Scott Sisemore isn’t your typical winemaker. In 2006, after 17 years of working in the industry for well know wineries like Ravenswood and Rosenblum Cellars, he walked away to take care of his newborn son, but he also started his own ultra-small label – Waxwing Wine. Scott’s 2008 vintage is only 80 cases, so if you’d like to taste what truly handcrafted wine is like, don’t wait too long.

To find out more about such an usually guy, we decided to give Scott the chance to share his thoughts. Here’s our interview with him:

How did you get into wine and then winemaking originally?

I completed my undergrad degree in microbiology, at Oregon State University, in 1989 and moved directly to Tahoe to be a ski bum. I was really good at that and stayed for three full years waiting tables at night and skiing during the day. I realized I was having a lot of fun pouring and helping people choose wine at the restaurant. Next I had an epiphany: my long neglected college degree was perfect for the wine industry, why not find a production job? I contacted a ski buddy, Bill Crawford, whose family owned McDowell Valley Vineyards in Mendocino County. He set me up with my first harvest job. That job was supposed to be temporary, but I worked my way up from cellar rat, to lab manager and finally plant manager in the seven years I was there.

As you’ve said, producing so few cases means the economics are against you. What factored into your decision to pursue winemaking on such a small scale?

Prior to starting Waxwing, I’d been making wine professionally in California for 15 years, with harvest stints in Chile and India. One thing I heard over and over was how relatively easy it is to make wine, but hard to sell it. I wanted to start Waxwing small to get an idea if I have any talent for selling wine. Also as a full time stay-at-home dad, I already had my hands full. With little to no time for sales trips, I wanted to make sure I could sell through each vintage locally.

Was it difficult to leave your commercial job?

No, it wasn’t difficult. After spending so much time making wine for other people I was totally ready and eager to jump in and start implementing my own ideas with regards to wine making and marketing.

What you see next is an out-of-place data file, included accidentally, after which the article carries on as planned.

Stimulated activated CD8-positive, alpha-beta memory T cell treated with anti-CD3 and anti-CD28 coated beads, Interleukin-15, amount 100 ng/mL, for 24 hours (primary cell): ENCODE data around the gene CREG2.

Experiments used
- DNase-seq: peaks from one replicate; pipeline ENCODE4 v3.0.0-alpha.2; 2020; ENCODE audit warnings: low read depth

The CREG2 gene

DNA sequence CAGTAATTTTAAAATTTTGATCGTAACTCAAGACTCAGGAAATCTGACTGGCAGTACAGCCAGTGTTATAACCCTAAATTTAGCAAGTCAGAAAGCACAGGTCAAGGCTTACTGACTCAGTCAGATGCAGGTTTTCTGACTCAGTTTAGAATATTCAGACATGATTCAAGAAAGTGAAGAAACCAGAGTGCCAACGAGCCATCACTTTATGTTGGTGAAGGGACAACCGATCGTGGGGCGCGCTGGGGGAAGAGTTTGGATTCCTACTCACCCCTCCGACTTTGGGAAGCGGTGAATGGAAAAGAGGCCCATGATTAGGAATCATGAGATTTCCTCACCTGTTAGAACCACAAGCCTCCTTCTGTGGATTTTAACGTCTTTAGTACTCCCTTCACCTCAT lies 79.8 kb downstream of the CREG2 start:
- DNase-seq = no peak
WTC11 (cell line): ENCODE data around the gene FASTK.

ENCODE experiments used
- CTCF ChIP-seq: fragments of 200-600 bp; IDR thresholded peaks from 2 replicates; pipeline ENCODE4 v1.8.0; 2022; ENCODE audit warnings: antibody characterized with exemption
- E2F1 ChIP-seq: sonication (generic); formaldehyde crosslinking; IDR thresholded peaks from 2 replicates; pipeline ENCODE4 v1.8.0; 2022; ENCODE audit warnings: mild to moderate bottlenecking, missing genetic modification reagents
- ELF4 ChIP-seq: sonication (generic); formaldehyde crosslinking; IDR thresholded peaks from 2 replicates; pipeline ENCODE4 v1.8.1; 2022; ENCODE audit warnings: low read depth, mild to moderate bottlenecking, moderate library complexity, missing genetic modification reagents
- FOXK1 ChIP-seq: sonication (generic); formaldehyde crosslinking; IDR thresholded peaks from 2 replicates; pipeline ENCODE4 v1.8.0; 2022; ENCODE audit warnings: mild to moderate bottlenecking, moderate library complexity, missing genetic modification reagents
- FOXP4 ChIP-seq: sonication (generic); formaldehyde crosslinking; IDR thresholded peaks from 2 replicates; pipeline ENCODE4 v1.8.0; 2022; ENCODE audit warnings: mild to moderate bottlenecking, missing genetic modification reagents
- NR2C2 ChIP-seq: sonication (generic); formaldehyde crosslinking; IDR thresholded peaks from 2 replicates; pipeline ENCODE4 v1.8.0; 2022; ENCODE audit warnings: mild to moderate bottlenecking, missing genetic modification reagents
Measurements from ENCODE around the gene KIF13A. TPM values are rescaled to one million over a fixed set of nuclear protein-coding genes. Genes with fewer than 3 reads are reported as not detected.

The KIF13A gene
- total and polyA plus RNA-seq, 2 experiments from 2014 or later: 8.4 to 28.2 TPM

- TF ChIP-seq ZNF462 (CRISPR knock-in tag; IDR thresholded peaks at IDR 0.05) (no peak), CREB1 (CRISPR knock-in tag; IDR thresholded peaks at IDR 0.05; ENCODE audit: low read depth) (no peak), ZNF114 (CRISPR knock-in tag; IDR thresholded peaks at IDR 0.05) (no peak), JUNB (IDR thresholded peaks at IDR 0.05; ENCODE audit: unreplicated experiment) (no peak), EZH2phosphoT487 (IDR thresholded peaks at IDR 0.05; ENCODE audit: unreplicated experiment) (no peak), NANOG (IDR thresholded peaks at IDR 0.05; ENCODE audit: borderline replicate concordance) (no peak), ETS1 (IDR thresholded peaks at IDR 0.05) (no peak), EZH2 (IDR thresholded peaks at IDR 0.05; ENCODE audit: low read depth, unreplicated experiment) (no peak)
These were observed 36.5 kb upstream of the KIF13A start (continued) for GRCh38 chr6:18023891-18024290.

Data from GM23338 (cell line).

Why did you select Russian River Valley Pinot Noir? What sets it apart from other regions for you?

I don’t necessarily prefer Russian River Pinot. I think California has lots of spots up and down the coast for growing great Pinot Noir grapes: the Anderson Valley, Sonoma Coast, Santa Cruz Mountain, Santa Lucia Highlands, Santa Rita Hills. What I like about the Russian River Valley is that the Pinot Noir we make has great weight (seldom thin), superb fruit flavors and wonderful balance.

With Waxwing, I am not going to follow the trend set by other small Pinot producers to have many vineyard sources scattered all over the state. I want to focus on one vineyard for Pinot and one for Syrah. I intend to grow with these terrific vineyard sources.

Do you foresee expanding Waxwing’s production to be more viable, or is it more of a bridge back to commercial winemaking?

I want to grow Waxwing slowly (for now) and when our two boys are in school, I’d like to ramp-up production for a viable business. I think that might be somewhere between one thousand to three thousand cases per year. Since I like doing all facets of the process, I don’t want to get too big. I want to do all the cellar work, bottling, marketing and sales by myself. I’d be happy tending 40 to 100 barrels a year.

Of course, my dream is to own a small Pinot Noir vineyard someday and do most of that work myself, too.

What’s your favorite drink other than wine?

I’m from southern Oregon and have always absolutely loved beer. For the past five years I’ve been excited by lager-style beers, especially pilsners, made here in the US.

Favorite wines from the past year?

Last spring I stumbled across a collection of high end Napa Cabernets from the late 80s/early 90s at a local garage sale. They were in pretty good shape so I bought them for $5 each! The 94 Insignia and 92 Opus One wines were both fantastic. Recently, I’ve also had the chance to try two Trefethen Cabs from that era. I’m slowly realizing how tasty, restrained and gorgeous these wines were before vintners started pushing the ripeness out further and further.

With Waxwing I want focused, balanced and delicious wines. I achieve this by finding grapes with lower sugars/higher acid levels and by using less new oak in the cellar. 

 Wine Reviews:

Scott Sisemore

Waxwing 2008 Flocchini Vineyard Syrah / Sonoma Coast

A nose of plum, cherry, smoked meat, white pepper, and herbs entices you to a first sip. Vivid flavors pack the palate, as cherry, plum, and cranberry flow into notes of roast meat, herbs, and pepper. Not overly fruity or gamy and with plenty of acid to keep the wine bright, it’s very approachable for $25.

FBWorld Panel Score: 90

Waxwing 2008 Toboni Vineyard Pinot Noir / Russian River Valley

The wine has a rich, layered nose of cherry, plum, strawberry that blend with notes of cola, clove, and bacon. With a sip, lively flavors of cherry, cranberry, and strawberry unfold into hints of herbs and spices. An elegant wine, with nice bright acidity and enough body to develop nicely, it’s a good value at $30.

FBWorld Panel Score: 92